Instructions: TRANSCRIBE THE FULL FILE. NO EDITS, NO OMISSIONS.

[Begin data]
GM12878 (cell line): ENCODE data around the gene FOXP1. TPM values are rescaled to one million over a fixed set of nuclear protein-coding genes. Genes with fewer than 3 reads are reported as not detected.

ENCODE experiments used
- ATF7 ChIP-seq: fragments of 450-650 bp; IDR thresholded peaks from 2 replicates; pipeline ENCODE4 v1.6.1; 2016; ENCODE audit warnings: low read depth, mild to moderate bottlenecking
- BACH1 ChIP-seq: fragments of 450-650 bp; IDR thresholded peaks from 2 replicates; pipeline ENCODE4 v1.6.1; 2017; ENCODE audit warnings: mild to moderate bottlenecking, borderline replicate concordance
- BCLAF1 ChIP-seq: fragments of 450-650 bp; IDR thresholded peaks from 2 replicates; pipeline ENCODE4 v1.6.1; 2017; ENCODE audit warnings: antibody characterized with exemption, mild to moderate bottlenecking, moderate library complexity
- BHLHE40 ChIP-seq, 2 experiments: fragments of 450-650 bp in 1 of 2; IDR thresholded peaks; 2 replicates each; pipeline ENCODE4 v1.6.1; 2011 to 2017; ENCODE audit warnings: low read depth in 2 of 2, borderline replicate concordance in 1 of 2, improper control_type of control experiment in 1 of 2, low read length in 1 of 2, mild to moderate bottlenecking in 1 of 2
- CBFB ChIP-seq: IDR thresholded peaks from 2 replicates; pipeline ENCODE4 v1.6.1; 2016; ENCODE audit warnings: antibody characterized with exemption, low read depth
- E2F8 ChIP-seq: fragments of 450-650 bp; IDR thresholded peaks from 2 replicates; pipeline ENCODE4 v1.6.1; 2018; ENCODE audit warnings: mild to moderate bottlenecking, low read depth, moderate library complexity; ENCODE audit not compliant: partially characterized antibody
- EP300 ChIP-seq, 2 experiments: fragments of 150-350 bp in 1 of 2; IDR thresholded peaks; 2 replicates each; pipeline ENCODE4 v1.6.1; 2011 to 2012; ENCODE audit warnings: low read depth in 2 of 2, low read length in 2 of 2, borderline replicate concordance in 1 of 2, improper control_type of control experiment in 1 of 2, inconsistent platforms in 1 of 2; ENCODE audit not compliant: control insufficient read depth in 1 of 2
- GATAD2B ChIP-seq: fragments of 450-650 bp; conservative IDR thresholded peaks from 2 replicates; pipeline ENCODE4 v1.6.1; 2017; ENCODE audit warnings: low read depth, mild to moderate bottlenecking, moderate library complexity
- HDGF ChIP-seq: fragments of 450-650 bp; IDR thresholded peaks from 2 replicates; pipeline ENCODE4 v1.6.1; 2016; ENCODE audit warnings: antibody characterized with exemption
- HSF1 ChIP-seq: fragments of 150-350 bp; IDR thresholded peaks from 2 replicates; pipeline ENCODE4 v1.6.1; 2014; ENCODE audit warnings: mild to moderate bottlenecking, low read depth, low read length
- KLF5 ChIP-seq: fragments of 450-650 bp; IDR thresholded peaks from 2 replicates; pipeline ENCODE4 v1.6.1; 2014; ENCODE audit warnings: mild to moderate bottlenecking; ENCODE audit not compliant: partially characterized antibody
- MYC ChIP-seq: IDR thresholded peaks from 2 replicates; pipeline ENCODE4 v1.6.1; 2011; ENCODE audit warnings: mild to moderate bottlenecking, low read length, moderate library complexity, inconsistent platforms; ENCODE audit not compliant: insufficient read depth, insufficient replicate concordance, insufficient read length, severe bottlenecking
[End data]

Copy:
GM12878 (cell line): ENCODE data around the gene FOXP1. TPM values are rescaled to one million over a fixed set of nuclear protein-coding genes. Genes with fewer than 3 reads are reported as not detected.

ENCODE experiments used
- ATF7 ChIP-seq: fragments of 450-650 bp; IDR thresholded peaks from 2 replicates; pipeline ENCODE4 v1.6.1; 2016; ENCODE audit warnings: low read depth, mild to moderate bottlenecking
- BACH1 ChIP-seq: fragments of 450-650 bp; IDR thresholded peaks from 2 replicates; pipeline ENCODE4 v1.6.1; 2017; ENCODE audit warnings: mild to moderate bottlenecking, borderline replicate concordance
- BCLAF1 ChIP-seq: fragments of 450-650 bp; IDR thresholded peaks from 2 replicates; pipeline ENCODE4 v1.6.1; 2017; ENCODE audit warnings: antibody characterized with exemption, mild to moderate bottlenecking, moderate library complexity
- BHLHE40 ChIP-seq, 2 experiments: fragments of 450-650 bp in 1 of 2; IDR thresholded peaks; 2 replicates each; pipeline ENCODE4 v1.6.1; 2011 to 2017; ENCODE audit warnings: low read depth in 2 of 2, borderline replicate concordance in 1 of 2, improper control_type of control experiment in 1 of 2, low read length in 1 of 2, mild to moderate bottlenecking in 1 of 2
- CBFB ChIP-seq: IDR thresholded peaks from 2 replicates; pipeline ENCODE4 v1.6.1; 2016; ENCODE audit warnings: antibody characterized with exemption, low read depth
- E2F8 ChIP-seq: fragments of 450-650 bp; IDR thresholded peaks from 2 replicates; pipeline ENCODE4 v1.6.1; 2018; ENCODE audit warnings: mild to moderate bottlenecking, low read depth, moderate library complexity; ENCODE audit not compliant: partially characterized antibody
- EP300 ChIP-seq, 2 experiments: fragments of 150-350 bp in 1 of 2; IDR thresholded peaks; 2 replicates each; pipeline ENCODE4 v1.6.1; 2011 to 2012; ENCODE audit warnings: low read depth in 2 of 2, low read length in 2 of 2, borderline replicate concordance in 1 of 2, improper control_type of control experiment in 1 of 2, inconsistent platforms in 1 of 2; ENCODE audit not compliant: control insufficient read depth in 1 of 2
- GATAD2B ChIP-seq: fragments of 450-650 bp; conservative IDR thresholded peaks from 2 replicates; pipeline ENCODE4 v1.6.1; 2017; ENCODE audit warnings: low read depth, mild to moderate bottlenecking, moderate library complexity
- HDGF ChIP-seq: fragments of 450-650 bp; IDR thresholded peaks from 2 replicates; pipeline ENCODE4 v1.6.1; 2016; ENCODE audit warnings: antibody characterized with exemption
- HSF1 ChIP-seq: fragments of 150-350 bp; IDR thresholded peaks from 2 replicates; pipeline ENCODE4 v1.6.1; 2014; ENCODE audit warnings: mild to moderate bottlenecking, low read depth, low read length
- KLF5 ChIP-seq: fragments of 450-650 bp; IDR thresholded peaks from 2 replicates; pipeline ENCODE4 v1.6.1; 2014; ENCODE audit warnings: mild to moderate bottlenecking; ENCODE audit not compliant: partially characterized antibody
- MYC ChIP-seq: IDR thresholded peaks from 2 replicates; pipeline ENCODE4 v1.6.1; 2011; ENCODE audit warnings: mild to moderate bottlenecking, low read length, moderate library complexity, inconsistent platforms; ENCODE audit not compliant: insufficient read depth, insufficient replicate concordance, insufficient read length, severe bottlenecking